Tuesday, October 14, 2014

Susan Colantuono: The career advice you probably didn’t get



Published on Sep 30, 2014
You’re doing everything right at
work, taking all the right advice, but you’re just not moving up. Why?
Susan Colantuono shares a simple, surprising piece of advice you might
not have heard before quite so plainly. This talk, while aimed at an
audience of women, has universal takeaways — for men and women, new
grads and midcareer workers.

TEDTalks is a daily video podcast of
the best talks and performances from the TED Conference, where the
world's leading thinkers and doers give the talk of their lives in 18
minutes (or less). Look for talks on Technology, Entertainment and
Design -- plus science, business, global issues, the arts and much more.
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Tuesday, October 7, 2014

How to Get a Promotion Without Having to Ask for One



Are you interested in advancing within your company?  If you are, your first thought may be to ask for a promotion.  Of course, it is more than possible for you to ask for a promotion, but do you know that they are not always well received?  For that reason, you may want to consider holding off on asking for a promotion.  Instead, you may want to take steps to get yourself noticed at work, in a good way.  In fact, you may even find yourself being presented with a promotion, without you ever having to ask for one yourself.

As nice as it is to hear that you may be able to get a promotion without ever having to ask for one, you may be unsure as to how you can go about doing so.  A few of the many steps that you can take to help you get a promotion are outlined below.  With that in mind, it is important to remember that there are no guarantees.  With some companies and supervisors you can, literally, be the hardest worker in the world and still never see a promotion in your life.  Although there are no guarantees when trying to acquire a promotion yourself, it is important to remember that you have nothing to lose.

One of the many ways that you can help increase your chances of getting a promotion is by taking the time to help out your other coworkers, especially when they may be having any complications or problems with a particular task.  Extending a hand is a great way to get yourself noticed.  If you are interested in receiving a promotion, it is likely that you would like to be in management.  Managers are not only required to develop project task lists for their team members, but they are also supposed to offer guidance and assistance when needed.  Should you take the time to offer that same guidance and assistance to your coworkers, you are more likely to find yourself being noticed by your supervisors.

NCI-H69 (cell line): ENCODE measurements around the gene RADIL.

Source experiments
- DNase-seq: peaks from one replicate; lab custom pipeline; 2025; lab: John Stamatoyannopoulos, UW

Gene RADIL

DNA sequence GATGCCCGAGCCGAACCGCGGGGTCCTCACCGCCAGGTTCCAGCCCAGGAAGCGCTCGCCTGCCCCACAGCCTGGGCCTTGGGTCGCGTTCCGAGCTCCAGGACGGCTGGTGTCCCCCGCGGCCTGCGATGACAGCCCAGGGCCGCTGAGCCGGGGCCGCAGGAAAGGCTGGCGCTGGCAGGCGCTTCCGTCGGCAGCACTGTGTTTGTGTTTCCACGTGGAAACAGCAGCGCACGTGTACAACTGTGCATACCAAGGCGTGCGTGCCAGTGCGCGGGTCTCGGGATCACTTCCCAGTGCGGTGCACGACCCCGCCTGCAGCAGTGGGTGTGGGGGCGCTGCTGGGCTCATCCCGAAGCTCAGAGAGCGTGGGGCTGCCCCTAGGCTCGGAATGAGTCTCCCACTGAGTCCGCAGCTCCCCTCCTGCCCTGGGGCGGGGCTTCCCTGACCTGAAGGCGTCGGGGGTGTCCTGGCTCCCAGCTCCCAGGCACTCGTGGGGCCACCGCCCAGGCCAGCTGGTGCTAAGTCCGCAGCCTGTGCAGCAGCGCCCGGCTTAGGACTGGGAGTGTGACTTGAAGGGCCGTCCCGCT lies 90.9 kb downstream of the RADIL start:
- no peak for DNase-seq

Another way that you can work to improve your chances of receiving a promotion, without having to ask for one, is by taking part in any optional meetings. These meetings may include in person meetings, video meetings online, or business conference calls on the telephone.  Even if your attendance is not required, but is allowed, you will want to participate in these events.  Even if you choose not to speak a word, your in person attendance will likely be noticed. The information that you learn about your company in these types of business meetings may also help to improve your chances of receiving a promotion, as you may retain knowledge that other employees are currently unaware of or unconcerned about.

You can also improve your chances of receiving a promotion, without having to inquire about one yourself, by offering to work as much as possible.  This extra step is one that you may want to take; however, you should consider your current social and family life as well. If you are able to work extended hours, work on weekends, be on call, or log in as many overtime hours as possible, you may want to consider doing so.  Your presence in the office after hours will likely be noticed and taken into consideration when it comes time to hand out promotions.

Another one of the many steps that you may want to take, to help improve your  chances of getting a promotion without having to ask for one is offering to volunteer for any activities that may be associated with work, but not necessarily for work.  This best example of this is by volunteering to play on your company’s softball or volleyball team.  This simple action not only allows you to have fun and possibly make new friends, but it also gives you ability to say that you “fully,” support your company.  Volunteering for something that is associated with your company, without any pay, typically creates a good impression.

The above mentioned steps are just a few of the many ways that you can go about trying to get a promotion without having to ask for one.  In the end, if all else fails, you may want to consider examining your other options, such as inquiring about a promotion or seeking employment elsewhere.

Ron Kish

Monday, September 29, 2014

How to Ask Your Employer About Working from Home



Do you love your job, but just not the people in which you work with or the workplace setting in general?  If your answer is yes, you may want to think about asking your employer if you can work from home.  Even if working from home is an idea that you do not feel your employer will support, you may still want to give it a try.  After all, inquiring shouldn’t cause any harm